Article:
For many, Halloween is a time to summon the holiday spirits by hanging cobwebs and skeletons, dressing up in spooky ensembles, and asking strangers for candy.
For research scientist Janelle Shane, it’s another opportunity to put artificial intelligence to good use.
“In my opinion, one of the best applications of neural networks is for generating Halloween costumes,” she wrote in a new blog post .
For the last two years, Shane has been crowdsourcing ideas to feed into increasingly capable AIs, coaching the machines to come up with winning costumes like Statue of Pizza and Ruth Bader Hat Guy .
“Now, as of 2019, there are much more powerful text-generating neural nets around,” she said.
Among them is GPT-2: Trained by OpenAI on a “huge” dataset, and capable of producing recognizable lists of mushrooms, snacks, crochet patterns, and more.
It’s also good as costumes, according to Shane.
“My previous Halloween costume generators would not have been smart enough to come up with things like ‘jackalope’ or ‘Carl Sagan,’” she said. “But GPT-2 has seen these words used online in similar contexts to things that are in the training data, and it makes the connection.”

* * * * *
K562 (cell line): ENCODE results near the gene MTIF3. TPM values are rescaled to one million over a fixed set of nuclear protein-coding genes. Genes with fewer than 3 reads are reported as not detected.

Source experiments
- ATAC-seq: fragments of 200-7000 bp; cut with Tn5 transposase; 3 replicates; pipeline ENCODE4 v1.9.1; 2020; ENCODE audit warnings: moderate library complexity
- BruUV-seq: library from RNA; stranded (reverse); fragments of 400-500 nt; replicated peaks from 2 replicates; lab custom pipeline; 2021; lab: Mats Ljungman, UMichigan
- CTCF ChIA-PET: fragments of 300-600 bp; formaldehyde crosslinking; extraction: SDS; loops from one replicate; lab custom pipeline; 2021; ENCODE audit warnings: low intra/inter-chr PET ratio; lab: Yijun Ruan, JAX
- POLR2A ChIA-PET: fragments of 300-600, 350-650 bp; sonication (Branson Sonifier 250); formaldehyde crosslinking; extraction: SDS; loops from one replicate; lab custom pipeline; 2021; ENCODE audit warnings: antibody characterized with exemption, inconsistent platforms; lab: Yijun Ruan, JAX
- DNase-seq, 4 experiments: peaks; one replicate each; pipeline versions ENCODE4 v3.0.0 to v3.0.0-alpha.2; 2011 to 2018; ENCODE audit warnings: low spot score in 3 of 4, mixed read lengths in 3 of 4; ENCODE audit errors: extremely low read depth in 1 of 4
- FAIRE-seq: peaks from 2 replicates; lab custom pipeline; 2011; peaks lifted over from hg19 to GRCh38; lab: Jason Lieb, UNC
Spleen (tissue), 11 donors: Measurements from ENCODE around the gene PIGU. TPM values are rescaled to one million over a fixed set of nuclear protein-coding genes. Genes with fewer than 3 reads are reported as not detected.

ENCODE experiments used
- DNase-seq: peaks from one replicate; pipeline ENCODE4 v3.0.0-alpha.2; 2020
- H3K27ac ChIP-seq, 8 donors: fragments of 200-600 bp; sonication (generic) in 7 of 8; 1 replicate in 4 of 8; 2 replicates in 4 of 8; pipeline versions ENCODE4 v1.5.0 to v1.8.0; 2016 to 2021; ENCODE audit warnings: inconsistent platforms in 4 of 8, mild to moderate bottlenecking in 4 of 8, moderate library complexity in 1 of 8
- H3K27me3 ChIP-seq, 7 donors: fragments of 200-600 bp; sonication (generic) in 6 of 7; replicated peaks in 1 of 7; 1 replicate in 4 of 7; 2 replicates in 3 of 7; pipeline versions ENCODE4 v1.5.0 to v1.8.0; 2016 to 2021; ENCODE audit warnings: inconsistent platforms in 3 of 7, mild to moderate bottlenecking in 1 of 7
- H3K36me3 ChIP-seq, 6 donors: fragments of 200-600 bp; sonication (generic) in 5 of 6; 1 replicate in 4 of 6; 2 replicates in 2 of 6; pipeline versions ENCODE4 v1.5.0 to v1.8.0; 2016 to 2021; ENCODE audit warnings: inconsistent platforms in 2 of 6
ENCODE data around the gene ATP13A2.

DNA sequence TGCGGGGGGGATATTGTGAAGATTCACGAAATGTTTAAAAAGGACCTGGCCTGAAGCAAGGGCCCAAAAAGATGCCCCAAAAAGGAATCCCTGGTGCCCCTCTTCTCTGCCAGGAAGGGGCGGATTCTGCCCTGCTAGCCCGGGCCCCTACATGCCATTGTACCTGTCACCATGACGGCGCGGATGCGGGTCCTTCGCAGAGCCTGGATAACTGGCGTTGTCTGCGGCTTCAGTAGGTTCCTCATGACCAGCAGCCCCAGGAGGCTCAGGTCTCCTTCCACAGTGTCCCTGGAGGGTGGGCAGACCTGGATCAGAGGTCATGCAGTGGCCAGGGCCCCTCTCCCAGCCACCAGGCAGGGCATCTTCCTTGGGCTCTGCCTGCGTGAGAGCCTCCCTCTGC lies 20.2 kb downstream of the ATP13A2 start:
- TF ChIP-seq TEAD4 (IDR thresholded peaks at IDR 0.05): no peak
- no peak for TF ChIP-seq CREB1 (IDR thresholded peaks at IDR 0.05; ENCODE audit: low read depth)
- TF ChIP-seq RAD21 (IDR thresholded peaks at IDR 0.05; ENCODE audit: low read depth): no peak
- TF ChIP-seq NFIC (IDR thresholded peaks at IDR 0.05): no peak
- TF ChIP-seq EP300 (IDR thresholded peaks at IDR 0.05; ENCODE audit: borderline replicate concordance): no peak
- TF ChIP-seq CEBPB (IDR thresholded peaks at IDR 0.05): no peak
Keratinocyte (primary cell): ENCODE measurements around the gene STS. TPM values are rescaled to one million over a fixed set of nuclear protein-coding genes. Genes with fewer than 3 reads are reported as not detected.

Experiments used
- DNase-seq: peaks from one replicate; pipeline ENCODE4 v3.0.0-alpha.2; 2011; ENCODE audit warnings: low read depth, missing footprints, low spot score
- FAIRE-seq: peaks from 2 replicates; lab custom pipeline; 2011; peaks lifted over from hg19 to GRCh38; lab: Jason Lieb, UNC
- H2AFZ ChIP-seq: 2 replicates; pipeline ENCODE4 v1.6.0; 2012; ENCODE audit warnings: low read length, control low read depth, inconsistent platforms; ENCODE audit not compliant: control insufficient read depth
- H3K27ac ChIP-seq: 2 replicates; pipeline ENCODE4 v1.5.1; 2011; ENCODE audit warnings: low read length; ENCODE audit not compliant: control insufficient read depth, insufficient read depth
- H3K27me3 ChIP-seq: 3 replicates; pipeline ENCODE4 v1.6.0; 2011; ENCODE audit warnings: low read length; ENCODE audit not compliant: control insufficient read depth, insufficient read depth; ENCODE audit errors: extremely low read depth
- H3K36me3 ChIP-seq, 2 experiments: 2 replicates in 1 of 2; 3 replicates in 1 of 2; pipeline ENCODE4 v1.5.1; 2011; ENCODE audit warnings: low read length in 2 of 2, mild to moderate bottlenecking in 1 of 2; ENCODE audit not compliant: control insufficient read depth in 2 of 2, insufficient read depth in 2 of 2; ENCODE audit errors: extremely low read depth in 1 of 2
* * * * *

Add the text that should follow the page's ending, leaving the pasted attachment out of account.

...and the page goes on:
Struggling for ideas a mere two weeks before All Hallows’ Eve?
Shane’s got you covered. Take your pick (via Janelle Shane) Why not dress up as an incognito llama, space cow, raised eyebrow, walking carpet, or gothy giraffe?
Oh, you’re looking for a sexy character?
How about a sexy egg? Or sexy locust? No, no, I think your best bet is a sexy DNA or sexy Flying Dutchman.
“The neural net was pretty good at designing identifiable characters, even if they are a bit on the weird side,” Shane explained.
Surely everyone will understand your sentient stone costume, fairy root vegetable get up, evil cupcake duds, or poker-player-in-possession-of-an-onion outfit.
(The Time Lord Power Ranger may be my favorite could-actually-be-a-costume costume of 2019.) From sexy to surreal (via Janelle Shane) “There are hints, though, that this is the work of an AI rather than … someone who understands what costumes are and how they work,” the blog said.
These, for example, take moderately ordinary concepts and make then “unnecessarily difficult”: vampire in hot tub, hidden Jesus statue, wizard encased in icicle, telephone that accepts up to four numbers, Third Eye Blind photographed by Dorothy.
Let your imagination run wild.